“We felt it was like a conspiracy,” remembers Fisher, “because we didn’t know who would be playing with us or where we were headed.” On the, er, “band’s” first album, the just as obscurely titled 3 am Sunday @ Fortune Otto’s released on Fisher’s own Dahlia Records label, the inside jacket states that “anyone who tells you they played on this, probably did.” Likewise, the group’s gorgeously disquieting new disc, Flying Low (Slow River/Rykodisc), doesn’t offer many clues either — although Fisher claims the ambiguity is intentional for pragmatic, rather than dramatic, reasons.
“I keep it vague on the record because if, in some cases, contractually the musicians can’t be on the album, it makes it easier on them,” he says with a smile. “But it’s not like I’m trying to make it a big, mysterious thing.” If the deluge of fawning U.K. press and a steadily gathering groundswell of support here in the States is any indication, the Willard Grant Conspiracy won’t be much of a mystery much longer.
During its recent 26-date European tour (where Flying Low was first released earlier this year) WGC played to packed houses everywhere, receiving accolades in every U.K. rock ‘zine from Melody Maker to the New Musical Express to Uncut (the latter of which justifiably called Flying Low a “masterpiece of lovelorn desperation”). Though Fisher modestly points out that most of those sold-out U.K. dates were in support of other better-known headliners like WGC’s Boston neighbors, Come, that simply doesn’t explain why so many people camped out early to hear the band, taking up their territories around the stage. And listening hard.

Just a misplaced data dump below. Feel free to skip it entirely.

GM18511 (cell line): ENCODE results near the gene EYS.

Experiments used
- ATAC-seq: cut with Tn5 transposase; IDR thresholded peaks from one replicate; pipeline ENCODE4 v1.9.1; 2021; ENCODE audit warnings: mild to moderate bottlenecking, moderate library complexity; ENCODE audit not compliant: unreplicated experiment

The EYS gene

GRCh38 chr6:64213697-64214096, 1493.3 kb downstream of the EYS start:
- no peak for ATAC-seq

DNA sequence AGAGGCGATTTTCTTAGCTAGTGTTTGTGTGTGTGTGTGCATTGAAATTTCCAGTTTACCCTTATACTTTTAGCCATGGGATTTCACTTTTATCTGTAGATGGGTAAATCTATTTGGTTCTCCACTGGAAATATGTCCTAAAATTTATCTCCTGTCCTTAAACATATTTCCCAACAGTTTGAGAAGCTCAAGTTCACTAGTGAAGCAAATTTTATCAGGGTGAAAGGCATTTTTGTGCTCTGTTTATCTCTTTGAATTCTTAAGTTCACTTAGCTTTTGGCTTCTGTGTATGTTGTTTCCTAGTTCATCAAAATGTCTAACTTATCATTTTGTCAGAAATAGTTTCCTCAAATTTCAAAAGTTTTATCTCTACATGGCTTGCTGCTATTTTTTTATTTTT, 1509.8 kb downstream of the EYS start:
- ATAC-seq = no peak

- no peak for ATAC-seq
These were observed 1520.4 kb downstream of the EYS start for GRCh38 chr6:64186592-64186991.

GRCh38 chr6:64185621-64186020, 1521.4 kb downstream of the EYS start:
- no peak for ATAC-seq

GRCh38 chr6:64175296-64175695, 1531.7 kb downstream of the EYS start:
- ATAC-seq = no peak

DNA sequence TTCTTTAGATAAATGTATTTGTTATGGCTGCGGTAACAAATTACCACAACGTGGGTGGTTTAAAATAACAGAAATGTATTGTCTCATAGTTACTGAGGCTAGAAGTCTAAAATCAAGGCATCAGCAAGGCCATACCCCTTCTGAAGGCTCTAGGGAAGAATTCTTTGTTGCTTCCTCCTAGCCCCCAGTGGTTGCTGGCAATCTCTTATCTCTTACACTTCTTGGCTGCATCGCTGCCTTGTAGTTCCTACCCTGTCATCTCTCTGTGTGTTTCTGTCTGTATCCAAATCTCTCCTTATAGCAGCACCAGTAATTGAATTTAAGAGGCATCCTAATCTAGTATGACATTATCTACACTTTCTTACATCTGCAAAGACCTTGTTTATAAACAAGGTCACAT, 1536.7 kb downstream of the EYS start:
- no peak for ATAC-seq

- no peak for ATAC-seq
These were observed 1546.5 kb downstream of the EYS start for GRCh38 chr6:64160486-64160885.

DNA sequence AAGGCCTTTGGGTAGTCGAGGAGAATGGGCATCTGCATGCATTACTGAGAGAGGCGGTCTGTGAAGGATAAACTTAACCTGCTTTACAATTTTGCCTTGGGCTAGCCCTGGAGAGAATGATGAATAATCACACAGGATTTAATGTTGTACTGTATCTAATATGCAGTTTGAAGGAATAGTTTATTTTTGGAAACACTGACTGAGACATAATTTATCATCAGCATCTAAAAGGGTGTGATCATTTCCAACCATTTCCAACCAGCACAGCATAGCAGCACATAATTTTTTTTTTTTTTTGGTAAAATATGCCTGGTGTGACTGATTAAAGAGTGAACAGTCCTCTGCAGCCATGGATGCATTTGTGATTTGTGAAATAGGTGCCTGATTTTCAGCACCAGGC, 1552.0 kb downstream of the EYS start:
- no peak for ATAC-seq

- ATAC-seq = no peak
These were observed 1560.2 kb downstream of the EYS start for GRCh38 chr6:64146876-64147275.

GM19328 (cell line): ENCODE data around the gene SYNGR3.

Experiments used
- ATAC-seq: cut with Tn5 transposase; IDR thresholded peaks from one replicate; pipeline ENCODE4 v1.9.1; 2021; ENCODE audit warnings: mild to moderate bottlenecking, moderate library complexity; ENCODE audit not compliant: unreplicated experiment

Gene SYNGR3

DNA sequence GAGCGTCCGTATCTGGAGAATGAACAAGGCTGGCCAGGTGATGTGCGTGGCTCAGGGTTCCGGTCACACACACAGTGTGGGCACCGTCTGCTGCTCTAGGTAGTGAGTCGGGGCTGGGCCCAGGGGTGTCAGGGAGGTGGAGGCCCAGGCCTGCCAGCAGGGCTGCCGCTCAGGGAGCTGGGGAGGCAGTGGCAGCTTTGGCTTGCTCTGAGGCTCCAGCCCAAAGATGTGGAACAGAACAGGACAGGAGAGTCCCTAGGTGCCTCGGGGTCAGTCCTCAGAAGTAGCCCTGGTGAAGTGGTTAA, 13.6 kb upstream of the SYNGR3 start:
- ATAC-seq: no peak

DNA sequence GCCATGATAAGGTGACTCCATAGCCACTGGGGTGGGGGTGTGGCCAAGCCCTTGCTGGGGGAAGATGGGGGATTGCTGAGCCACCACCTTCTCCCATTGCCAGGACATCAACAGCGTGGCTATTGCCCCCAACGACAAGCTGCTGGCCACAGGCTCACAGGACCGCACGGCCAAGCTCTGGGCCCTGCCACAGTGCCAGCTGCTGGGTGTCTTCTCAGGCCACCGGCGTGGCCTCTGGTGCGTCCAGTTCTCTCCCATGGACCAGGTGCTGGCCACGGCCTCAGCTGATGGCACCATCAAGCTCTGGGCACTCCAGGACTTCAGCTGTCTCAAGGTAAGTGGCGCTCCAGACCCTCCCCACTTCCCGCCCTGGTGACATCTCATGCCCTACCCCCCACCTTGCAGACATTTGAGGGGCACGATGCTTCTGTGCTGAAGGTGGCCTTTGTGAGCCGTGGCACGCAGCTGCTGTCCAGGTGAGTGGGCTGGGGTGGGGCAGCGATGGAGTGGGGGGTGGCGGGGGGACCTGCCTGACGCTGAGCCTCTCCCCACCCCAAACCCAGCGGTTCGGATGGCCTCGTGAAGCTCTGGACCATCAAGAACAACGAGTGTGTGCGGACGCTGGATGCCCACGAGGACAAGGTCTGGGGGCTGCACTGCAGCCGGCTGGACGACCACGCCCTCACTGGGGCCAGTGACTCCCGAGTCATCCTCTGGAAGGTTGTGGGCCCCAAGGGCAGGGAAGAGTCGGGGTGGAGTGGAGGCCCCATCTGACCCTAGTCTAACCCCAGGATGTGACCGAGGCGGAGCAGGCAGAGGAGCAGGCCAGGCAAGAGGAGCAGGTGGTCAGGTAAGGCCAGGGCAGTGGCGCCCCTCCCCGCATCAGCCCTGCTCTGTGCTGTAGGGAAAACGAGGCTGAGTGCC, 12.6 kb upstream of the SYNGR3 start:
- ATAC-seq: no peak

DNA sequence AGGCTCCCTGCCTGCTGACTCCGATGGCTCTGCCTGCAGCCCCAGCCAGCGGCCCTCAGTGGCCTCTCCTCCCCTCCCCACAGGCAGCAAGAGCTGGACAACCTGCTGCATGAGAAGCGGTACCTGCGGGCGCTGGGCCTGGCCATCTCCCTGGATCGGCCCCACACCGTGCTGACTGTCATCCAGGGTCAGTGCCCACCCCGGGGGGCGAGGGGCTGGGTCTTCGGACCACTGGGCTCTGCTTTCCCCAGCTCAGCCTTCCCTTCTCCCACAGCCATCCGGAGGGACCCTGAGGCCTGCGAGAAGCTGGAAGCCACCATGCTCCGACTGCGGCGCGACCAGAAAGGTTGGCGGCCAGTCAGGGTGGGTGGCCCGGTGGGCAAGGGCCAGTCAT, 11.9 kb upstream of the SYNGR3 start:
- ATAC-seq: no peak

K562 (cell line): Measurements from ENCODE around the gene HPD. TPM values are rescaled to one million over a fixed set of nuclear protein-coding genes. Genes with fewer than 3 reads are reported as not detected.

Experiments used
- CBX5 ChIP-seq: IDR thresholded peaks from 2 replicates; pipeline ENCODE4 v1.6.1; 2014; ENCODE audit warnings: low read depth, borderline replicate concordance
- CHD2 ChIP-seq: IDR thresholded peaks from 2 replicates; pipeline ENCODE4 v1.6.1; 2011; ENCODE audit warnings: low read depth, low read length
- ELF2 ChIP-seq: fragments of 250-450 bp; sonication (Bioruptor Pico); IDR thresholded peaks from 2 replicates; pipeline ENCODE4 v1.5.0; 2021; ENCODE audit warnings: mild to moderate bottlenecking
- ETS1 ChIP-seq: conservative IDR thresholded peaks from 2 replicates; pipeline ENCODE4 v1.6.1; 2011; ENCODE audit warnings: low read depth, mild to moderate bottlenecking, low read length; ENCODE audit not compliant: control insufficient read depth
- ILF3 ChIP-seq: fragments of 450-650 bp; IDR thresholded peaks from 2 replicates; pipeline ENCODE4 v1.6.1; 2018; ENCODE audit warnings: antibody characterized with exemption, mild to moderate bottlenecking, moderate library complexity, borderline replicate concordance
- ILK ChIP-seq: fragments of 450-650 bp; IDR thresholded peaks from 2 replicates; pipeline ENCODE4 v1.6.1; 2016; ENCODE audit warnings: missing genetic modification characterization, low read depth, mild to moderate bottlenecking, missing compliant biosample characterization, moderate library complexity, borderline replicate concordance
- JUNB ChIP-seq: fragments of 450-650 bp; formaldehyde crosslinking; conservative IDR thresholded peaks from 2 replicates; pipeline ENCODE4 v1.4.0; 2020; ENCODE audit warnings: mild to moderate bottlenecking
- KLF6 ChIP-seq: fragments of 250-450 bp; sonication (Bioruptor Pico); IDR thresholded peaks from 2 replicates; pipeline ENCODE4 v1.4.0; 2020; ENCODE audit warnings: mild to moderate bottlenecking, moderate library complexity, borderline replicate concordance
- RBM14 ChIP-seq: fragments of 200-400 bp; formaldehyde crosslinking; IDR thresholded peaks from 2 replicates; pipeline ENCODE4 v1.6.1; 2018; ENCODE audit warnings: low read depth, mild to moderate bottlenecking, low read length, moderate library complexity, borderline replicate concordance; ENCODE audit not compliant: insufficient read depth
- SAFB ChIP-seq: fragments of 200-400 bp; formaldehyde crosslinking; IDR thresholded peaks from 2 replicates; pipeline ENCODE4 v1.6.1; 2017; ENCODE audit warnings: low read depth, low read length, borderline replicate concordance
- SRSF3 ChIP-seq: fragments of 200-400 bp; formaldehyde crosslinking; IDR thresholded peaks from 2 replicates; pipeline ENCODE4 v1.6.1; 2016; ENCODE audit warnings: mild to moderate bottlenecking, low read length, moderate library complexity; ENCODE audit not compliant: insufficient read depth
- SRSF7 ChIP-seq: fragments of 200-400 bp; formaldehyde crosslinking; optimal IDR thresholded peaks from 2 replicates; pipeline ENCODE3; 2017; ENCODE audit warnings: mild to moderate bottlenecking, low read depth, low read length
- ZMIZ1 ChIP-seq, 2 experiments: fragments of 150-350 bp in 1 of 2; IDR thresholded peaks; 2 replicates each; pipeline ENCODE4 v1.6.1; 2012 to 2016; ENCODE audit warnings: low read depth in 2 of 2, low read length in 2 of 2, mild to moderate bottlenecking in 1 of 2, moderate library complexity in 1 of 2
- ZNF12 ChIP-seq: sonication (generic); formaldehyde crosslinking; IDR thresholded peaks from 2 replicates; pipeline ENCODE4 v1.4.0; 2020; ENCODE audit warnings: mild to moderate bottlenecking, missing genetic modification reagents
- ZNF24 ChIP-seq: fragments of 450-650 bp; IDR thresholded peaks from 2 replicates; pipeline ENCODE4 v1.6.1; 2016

“In Europe, promoters would come up to us and buy a CD instead of just asking for a free one, and then they’d ask us for a signature. We were shocked by that, but people are really music fans there,” Fisher says. “I mean, I know Ryko has a great name and reputation, but we’re a strange little band.”
“We’re a quiet band, so people think that we’re going to be playing relaxed music,” he says. “And it’s not relaxed music. But I think that to really hear it you have to pay attention closely. We play rock clubs where people are used to having the music come at them. With our music you have to come to it a little bit. I think the biggest change I’ve gone through over the last ten years is volume level. Now, it’s all about mandolins and squeeze boxes as opposed to three guitars and feedback.”